At 8pm, there will be a final party with a champagne toast in the Lobby Bar.

Day 3 of Kaleidoscope Film Festival

sacred heartsFeatures, shorts and parties make up day 3 of Kaleidscope.

At 12:30 the feature film Naz & Maalik plays at The Studio Theatre.  Next door at the Lobby Bar, also at 12:30, there will be a block of short-films.  Altered Realities: Narrative Shorts 1 will include “Zac and Luc,” “Camouflage,” “Warpaint,” “Midnight,” “Brace,” “Good Morning,” and “Waiting Room.”

At 2:15 at The Studio Theatre, another block of shorts will be shown.  Love/Lust: Narrative Shorts 4 includes “Pretty Boy” and “Perpetual.”

At 3:15 at The Lobby Bar, the Adventurous Natures: Narrative Shorts 2 block will be shown.  It includes “hopefulROMANTIC,” “Caged,” “Dos Almas,” “Tomorrow,” ‘A Little Bit Country,” and “Carpe Jugular.”

At 3:30pm in The Studio Theatre, Director Mark Thiedeman discusses making LGBT movies in the South.  UCA Professor Bruce Hutchinson moderates the discussion as the audience watches clips of Thiedeman’s work over the last several years. Including the full 40 min award winning short film SACRED HEARTS, HOLY SOULS.  At the 2014 Little Rock Film Festival the film won the Charles B. Pierce Best Film Made in Arkansas and was nominated for Best Director and Best Actor (Quinn Gassaway).

At 5:30pm Club Sway will be the site for the screening of Club King. DOCUMENTARY – For the past 20 years, Mario Diaz has crafted his own iconic image as the premier LGBT nightlife king, throwing some of the sexiest and wildest parties from New York to LA, including the insanely appealing Hot Dog, BFD and Full Frontal Disco.  Must be at least 18 to attend.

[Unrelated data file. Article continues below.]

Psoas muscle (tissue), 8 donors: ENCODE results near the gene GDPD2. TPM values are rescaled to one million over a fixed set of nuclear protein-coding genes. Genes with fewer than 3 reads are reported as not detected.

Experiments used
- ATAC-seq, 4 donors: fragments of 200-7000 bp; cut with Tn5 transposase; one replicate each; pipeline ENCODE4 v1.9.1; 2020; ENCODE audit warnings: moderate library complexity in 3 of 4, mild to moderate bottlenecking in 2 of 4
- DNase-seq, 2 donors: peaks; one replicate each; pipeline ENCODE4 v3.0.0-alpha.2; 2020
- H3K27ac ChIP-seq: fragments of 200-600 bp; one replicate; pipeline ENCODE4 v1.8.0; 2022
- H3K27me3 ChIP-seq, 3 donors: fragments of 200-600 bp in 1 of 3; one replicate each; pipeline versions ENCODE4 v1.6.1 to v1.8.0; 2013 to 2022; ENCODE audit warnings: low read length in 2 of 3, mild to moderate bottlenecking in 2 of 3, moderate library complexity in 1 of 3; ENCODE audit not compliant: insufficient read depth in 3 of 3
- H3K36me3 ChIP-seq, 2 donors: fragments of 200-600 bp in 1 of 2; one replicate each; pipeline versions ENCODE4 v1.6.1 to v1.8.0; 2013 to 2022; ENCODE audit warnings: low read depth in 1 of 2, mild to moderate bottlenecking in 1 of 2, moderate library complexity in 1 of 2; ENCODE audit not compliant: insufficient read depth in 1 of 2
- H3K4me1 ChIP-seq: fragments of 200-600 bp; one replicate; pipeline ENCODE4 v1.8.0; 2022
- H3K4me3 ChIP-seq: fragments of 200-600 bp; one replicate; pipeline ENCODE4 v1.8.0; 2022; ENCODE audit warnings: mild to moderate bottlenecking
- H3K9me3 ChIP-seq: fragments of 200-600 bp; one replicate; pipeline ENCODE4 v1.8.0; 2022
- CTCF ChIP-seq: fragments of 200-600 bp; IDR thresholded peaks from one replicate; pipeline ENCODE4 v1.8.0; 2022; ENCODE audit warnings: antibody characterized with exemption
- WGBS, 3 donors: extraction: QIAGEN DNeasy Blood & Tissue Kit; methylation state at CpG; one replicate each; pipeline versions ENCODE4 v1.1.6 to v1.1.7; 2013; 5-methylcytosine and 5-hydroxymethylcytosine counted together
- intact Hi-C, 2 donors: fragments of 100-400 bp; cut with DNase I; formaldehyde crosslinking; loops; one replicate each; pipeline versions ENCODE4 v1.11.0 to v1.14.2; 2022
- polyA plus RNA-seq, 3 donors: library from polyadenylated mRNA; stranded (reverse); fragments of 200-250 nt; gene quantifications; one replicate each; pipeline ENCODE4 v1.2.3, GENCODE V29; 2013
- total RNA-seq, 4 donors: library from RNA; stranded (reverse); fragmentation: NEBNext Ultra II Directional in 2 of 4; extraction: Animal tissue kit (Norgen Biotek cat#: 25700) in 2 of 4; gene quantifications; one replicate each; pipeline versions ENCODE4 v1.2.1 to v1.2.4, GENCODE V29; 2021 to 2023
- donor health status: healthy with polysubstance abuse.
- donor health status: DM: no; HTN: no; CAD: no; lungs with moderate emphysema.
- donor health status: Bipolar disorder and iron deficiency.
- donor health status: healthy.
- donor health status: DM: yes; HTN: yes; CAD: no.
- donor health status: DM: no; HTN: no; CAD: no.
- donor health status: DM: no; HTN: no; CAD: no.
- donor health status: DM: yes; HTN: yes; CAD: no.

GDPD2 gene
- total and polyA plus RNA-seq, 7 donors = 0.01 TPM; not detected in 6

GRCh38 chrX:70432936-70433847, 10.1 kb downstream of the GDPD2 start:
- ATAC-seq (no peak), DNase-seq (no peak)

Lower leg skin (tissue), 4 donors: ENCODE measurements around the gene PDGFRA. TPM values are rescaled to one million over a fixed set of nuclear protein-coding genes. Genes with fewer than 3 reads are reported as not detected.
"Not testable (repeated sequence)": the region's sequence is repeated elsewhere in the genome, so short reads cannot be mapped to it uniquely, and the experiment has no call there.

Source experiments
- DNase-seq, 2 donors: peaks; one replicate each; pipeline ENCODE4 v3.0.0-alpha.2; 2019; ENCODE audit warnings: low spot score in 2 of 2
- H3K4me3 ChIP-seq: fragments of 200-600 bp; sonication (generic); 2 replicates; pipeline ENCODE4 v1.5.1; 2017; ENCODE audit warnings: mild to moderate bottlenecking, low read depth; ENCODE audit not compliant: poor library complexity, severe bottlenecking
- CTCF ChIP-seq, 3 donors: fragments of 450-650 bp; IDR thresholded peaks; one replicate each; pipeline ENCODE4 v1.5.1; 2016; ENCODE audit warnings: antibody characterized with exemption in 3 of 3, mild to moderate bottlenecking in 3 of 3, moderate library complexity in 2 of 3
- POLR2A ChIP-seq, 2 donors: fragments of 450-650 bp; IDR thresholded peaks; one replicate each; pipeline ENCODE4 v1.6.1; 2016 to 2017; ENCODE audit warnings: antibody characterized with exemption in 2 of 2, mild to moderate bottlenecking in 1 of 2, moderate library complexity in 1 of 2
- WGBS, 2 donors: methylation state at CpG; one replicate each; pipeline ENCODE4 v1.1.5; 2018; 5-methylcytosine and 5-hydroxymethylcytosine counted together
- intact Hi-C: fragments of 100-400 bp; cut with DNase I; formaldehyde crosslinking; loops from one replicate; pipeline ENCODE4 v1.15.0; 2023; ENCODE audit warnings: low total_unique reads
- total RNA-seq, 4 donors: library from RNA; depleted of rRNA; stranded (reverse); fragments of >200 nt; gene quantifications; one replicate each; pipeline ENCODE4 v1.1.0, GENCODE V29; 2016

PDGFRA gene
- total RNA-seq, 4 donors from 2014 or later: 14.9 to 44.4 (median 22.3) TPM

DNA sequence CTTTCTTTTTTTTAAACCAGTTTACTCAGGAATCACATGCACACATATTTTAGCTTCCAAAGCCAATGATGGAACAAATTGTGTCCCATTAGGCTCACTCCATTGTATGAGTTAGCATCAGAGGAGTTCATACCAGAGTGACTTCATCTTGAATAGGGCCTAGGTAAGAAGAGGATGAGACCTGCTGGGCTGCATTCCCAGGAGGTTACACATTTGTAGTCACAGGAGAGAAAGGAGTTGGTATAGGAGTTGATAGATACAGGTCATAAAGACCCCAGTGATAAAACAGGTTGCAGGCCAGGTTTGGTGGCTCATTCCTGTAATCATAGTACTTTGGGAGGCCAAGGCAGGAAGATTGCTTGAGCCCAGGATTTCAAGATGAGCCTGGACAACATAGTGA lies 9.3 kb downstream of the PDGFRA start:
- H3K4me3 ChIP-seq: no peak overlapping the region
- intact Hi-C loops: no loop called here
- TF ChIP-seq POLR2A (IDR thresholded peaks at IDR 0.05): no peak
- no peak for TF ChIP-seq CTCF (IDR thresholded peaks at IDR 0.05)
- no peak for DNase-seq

The Studio Theatre will show Reel in the Closet at 5:30.  Prior to the start of the film, the short “The Damn Deal” will be shown.

Reel In The Closet is a feature-length documentary that transports us into LGBT life of the past through rare home movies of the people who lived it. Many of the moving images in this film are shown for the first time. Many more wait to be discovered in people’s closets but are being thrown out- sometimes on purpose.

At 6pm, there will be a free screening of “Not Safe to be Me” in the Lobby Bar. A bird’s eye view of the issues faced by lesbian, gay, bisexual and transgender people from the early 20th century to the present. Director Laura D’Antoni examines bullying, coming out, history, religion and suicide through a series of interviews of LGBT people sharing their own experiences. Paralleling the stories is the biography of Miami-Dade educator Robert Loupo, whose own experiences with suicide and assault led him to create the “Safe Schools South Florida” to train teachers to recognize and intervene in anti-gay bullying.

From 8pm to 9:30 in the Lobby Bar, “Reel Journeys: Documentary Shorts” block will be shown.  Included are “A Mississippi Love Story,” “And Counting,” Purpose in the Pulpit,” “Born Wrong,” “First Clue,” and “Stella Walsh.”

The World premiere of the film Chasing Pavement will be at 8pm in the Studio Theatre.  Chasing Pavement stars Remy Mars as Elijah Young, an ‘urban’ porn star who is preparing to leave the adult entertainment industry and start a new career as a chef. His new roommate, Takeshi, played by Tokio Sasaki, is a Japanese immigrant who is looking for a new start in the information technology field. Takeshi, who feels completely invisible in the United States, becomes obsessed with his extremely visible flatmate. Takeshi’s obsession culminates in a violation of boundaries that brings the two together for a moment of intimacy that neither will soon forget. The movie also stars Antonio Biaggi as Bryson Colon, a man with a troubled past who frequently hires Elijah as an escort, but wants much more.